Tuesday, July 10, 2018

Fighter Pilot's Daughter by Mary Lawlor



FIGHTER PILOT'S DAUGHTER by Mary Lawlor, Memoir, 336 pp., $19.95 (paperback) $18.09 (Kindle)



Title: Fighter Pilot’s Daughter: Growing Up in the Sixties and the Cold War
Author: Mary Lawlor
Publisher: Rowman and Littlefield
Pages: 336
Genre: Memoir
Format: Hardcover/Kindle

Fighter Pilot’s Daughter: Growing Up in the Sixties and the Cold War tells
the story of Mary Lawlor’s dramatic, roving life as a warrior’s child. A
family biography and a young woman’s vision of the Cold War, Fighter Pilot’s Daughter narrates
the more than many transfers the family made from Miami to California
to Germany as the Cold War demanded. Each chapter describes the workings
of this traveling household in a different place and time. The book’s
climax takes us to Paris in May ’68, where Mary—until recently a dutiful
military daughter—has joined the legendary student demonstrations
against among other things, the Vietnam War. Meanwhile her father is
flying missions out of Saigon for that very same war. Though they are on
opposite sides of the political divide, a surprising reconciliation
comes years later.

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The pilot’s house where I grew up was mostly a
women’s world.  There were five of us.  We had the place to ourselves
most of the time.  My mother made the big decisions--where we went to
school, which bank to keep our money in.  She had to decide these things
often because we moved every couple of years.  The house is thus a figure
of speech, a way of thinking about a long series of small, cement dwellings we
occupied as one fictional home.
     It was my father, however,
who turned the wheel, his job that rotated us to so many different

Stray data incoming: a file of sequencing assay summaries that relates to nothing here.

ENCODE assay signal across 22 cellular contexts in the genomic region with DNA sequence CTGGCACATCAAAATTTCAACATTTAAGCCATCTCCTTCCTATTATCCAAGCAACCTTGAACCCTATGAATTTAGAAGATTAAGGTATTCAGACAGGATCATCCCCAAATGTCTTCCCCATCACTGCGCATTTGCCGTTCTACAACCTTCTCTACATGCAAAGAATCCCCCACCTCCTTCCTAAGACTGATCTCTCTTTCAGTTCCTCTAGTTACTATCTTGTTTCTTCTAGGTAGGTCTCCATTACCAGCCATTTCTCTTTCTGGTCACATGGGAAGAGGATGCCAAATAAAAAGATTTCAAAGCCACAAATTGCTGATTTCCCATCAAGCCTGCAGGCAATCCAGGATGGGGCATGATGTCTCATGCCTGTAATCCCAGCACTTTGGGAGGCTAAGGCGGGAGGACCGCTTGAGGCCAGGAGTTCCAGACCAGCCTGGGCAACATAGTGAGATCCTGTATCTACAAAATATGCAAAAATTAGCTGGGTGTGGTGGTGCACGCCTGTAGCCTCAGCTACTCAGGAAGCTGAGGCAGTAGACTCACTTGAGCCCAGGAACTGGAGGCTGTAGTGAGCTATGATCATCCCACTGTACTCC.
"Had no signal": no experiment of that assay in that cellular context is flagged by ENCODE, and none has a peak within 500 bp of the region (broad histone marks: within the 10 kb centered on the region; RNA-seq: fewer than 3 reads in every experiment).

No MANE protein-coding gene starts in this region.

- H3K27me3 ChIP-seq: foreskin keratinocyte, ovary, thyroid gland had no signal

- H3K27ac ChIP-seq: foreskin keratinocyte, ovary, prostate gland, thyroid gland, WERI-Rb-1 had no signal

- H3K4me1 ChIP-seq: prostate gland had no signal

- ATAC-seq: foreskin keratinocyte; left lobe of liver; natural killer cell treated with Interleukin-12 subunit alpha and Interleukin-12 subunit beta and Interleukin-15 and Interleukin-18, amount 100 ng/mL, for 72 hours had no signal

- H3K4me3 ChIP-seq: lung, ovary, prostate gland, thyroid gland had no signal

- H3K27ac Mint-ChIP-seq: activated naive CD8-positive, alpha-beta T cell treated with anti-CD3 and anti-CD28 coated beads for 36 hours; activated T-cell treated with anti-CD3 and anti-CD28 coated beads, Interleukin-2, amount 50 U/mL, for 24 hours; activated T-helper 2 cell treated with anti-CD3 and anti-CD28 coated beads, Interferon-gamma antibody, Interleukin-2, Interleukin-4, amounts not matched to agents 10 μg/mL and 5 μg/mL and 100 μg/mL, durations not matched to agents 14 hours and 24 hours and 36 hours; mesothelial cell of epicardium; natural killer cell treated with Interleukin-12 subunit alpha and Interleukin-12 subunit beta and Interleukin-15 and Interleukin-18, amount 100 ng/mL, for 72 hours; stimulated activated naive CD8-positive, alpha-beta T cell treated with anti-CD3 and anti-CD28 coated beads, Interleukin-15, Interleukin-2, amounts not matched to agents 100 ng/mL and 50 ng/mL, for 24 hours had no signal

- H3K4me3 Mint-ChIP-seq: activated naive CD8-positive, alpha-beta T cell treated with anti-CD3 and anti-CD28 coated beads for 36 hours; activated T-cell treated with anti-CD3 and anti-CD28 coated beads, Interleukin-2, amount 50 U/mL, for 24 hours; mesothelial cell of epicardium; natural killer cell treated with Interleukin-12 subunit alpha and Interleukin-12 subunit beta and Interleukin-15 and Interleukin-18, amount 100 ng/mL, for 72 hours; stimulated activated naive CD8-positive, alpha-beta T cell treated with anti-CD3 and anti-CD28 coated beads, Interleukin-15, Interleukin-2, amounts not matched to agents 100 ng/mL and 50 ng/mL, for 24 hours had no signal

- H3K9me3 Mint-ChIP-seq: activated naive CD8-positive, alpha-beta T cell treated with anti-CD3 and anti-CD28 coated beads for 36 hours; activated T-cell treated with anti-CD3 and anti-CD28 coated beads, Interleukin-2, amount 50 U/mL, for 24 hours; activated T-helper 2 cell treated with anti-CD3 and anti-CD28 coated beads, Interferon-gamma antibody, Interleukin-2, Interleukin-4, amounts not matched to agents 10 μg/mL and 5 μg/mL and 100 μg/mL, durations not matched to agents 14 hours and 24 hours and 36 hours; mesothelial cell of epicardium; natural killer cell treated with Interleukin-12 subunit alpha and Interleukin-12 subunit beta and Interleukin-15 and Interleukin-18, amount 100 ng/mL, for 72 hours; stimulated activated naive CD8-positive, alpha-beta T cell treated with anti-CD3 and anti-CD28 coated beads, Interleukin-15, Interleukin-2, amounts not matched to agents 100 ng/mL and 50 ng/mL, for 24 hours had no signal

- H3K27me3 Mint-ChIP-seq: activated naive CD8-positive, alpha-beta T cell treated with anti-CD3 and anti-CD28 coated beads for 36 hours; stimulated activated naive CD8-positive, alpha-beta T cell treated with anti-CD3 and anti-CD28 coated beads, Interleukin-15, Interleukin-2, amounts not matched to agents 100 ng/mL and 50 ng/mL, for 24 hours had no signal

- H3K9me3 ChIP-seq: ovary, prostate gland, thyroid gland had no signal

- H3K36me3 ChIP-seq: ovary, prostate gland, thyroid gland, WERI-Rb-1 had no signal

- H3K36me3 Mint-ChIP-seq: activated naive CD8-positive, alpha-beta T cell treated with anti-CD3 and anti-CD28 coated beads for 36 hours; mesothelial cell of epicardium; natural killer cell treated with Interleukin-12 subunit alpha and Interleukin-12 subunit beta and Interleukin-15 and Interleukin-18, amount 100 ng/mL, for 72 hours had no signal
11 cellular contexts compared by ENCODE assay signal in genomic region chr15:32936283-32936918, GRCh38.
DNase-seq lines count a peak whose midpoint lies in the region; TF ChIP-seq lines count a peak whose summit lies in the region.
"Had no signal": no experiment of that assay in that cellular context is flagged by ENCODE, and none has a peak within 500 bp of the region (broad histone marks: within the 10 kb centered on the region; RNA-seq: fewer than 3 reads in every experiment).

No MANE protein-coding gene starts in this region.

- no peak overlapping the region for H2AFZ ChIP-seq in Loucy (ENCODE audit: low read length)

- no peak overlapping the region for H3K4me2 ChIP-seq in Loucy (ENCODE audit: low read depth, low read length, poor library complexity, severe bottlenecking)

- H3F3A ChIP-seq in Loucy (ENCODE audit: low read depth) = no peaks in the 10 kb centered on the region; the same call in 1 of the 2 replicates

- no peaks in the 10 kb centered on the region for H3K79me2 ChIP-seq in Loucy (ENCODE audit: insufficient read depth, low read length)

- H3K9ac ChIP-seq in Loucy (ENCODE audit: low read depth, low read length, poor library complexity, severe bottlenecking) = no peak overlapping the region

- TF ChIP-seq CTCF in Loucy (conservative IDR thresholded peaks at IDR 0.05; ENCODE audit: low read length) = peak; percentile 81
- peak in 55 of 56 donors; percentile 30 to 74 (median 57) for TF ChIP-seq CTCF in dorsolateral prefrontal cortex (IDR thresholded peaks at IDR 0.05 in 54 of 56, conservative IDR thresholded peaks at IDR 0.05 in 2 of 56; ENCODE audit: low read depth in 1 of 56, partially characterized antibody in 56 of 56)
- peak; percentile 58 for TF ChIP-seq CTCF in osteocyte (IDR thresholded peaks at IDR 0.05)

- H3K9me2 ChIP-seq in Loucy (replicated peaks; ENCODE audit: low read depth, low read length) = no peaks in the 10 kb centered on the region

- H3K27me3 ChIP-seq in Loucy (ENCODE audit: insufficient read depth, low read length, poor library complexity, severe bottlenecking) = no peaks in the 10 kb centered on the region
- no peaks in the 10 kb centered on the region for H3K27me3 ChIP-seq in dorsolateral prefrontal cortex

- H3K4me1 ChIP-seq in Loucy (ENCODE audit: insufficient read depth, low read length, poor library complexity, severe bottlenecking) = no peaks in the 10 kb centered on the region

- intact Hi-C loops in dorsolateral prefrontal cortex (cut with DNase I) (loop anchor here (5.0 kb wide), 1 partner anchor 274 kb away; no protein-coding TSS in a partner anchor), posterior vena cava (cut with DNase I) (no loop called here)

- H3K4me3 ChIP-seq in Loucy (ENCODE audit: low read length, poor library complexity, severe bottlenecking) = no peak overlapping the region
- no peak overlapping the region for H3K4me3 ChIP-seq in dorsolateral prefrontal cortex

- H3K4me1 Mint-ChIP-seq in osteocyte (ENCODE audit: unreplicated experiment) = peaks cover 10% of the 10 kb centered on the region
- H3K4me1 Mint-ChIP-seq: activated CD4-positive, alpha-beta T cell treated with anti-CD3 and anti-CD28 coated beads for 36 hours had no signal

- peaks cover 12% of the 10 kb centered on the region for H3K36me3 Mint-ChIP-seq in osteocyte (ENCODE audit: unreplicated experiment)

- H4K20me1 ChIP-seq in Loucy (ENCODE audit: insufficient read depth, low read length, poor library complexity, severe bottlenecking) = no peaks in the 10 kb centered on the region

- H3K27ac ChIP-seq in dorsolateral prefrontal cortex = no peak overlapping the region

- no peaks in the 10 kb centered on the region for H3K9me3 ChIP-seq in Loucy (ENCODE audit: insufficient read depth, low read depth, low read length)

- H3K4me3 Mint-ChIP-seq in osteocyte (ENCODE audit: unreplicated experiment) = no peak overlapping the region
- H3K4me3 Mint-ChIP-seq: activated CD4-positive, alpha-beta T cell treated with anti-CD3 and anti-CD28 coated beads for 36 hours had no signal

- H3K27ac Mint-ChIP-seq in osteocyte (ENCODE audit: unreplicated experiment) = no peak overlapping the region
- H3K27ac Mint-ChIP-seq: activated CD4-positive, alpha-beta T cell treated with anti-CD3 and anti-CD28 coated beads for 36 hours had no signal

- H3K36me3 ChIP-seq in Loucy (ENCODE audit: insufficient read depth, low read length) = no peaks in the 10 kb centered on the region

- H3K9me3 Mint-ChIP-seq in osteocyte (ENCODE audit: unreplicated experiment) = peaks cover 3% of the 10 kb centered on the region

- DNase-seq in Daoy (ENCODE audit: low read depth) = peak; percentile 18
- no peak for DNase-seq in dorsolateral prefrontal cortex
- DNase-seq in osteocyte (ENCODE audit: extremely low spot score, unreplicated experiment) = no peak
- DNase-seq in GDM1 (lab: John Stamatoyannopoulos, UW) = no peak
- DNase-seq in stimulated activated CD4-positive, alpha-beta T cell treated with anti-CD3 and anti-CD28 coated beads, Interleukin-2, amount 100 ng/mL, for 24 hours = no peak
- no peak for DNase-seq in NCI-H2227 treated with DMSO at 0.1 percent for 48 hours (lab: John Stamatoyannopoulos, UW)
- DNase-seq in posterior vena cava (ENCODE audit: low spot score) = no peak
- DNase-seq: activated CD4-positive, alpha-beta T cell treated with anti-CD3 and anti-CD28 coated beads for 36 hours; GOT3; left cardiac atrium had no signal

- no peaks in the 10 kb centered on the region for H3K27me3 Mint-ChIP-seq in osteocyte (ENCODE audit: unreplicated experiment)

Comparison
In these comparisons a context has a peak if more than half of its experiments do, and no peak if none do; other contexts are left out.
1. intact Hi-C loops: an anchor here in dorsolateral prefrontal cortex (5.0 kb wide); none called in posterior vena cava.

places.  He was an aviator, first in the Marines, later in the Army.
When he came home from his extended absences--missions, they were called--the
rooms shrank around him.  There wasn’t enough air.  We didn’t breathe
as freely as we did when he was gone, not because he was mean or demanding but
because we worshipped him.  Like satellites my sisters and I orbited him
at a distance, waiting for the chance to come closer, to show him things we’d
made, accept gifts, hear his stories.  My mother wasn’t at the center of
things anymore.  She hovered, maneuvered, arranged, corrected.  She
was first lady, the dame in waiting.  He was the center point of our
circle, a flier, a winged sentry who spent most of his time far up over our
heads.  When he was home, the house was definitely his.
     These were the early years
of the Cold War.  It was a time of vivid fears, pictured nowadays in
photos of kids hunkered under their school desks.  My sisters and I did
that.  The phrase ‘air raid drill’ rang hard--the double-a sound a cold,
metallic twang, ending with ill.  It meant rehearsal for a time when you
might get burnt by the air you breathed. 
     Every day we heard
practice rounds of artillery fire and ordinance on the near horizon.  We
knew what all this training was for.  It was to keep the world from
ending.  Our father was one of many Dads who sweat at soldierly labor,
part of an arsenal kept at the ready to scare off nuclear annihilation of life
on earth.  When we lived on post, my sisters and I saw uniformed men
marching in straight lines everywhere.  This was readiness, the soldiers
rehearsing against Armageddon.  The rectangular buildings where the
commissary, the PX, the bowling alley and beauty shop were housed had fall out
shelters in the basements, marked with black and yellow wheels, the civil
defense insignia.  Our Dad would often leave home for several days on
maneuvers, readiness exercises in which he and other men played war games
designed to match the visions of big generals and political men.  Visions
of how a Russian air and ground attack would happen.  They had to be ready
for it.
     A clipped, nervous rhythm
kept time on military bases.  It was as if you needed to move efficiently
to keep up with things, to be ready yourself, even if you were just a
kid.  We were chased by the feeling that life as we knew it could change
in an hour.











Mary Lawlor 2

Mary Lawlor is author of Fighter Pilot’s Daughter: Growing Up in the Sixties and the Cold War (Rowman & Littlefield paperback 2015); Public Native America: Tribal Self-Representation in Casinos, Museums and Powwows (Rutgers UP, 2006); and Recalling the Wild: Naturalism and the Closing of the American West (Rutgers UP, 2000). She lives in Allentown, PA and Gaucin, Spain.

Her latest book is the memoir, Fighter Pilot’s Daughter: Growing Up in the Sixties and the Cold War.

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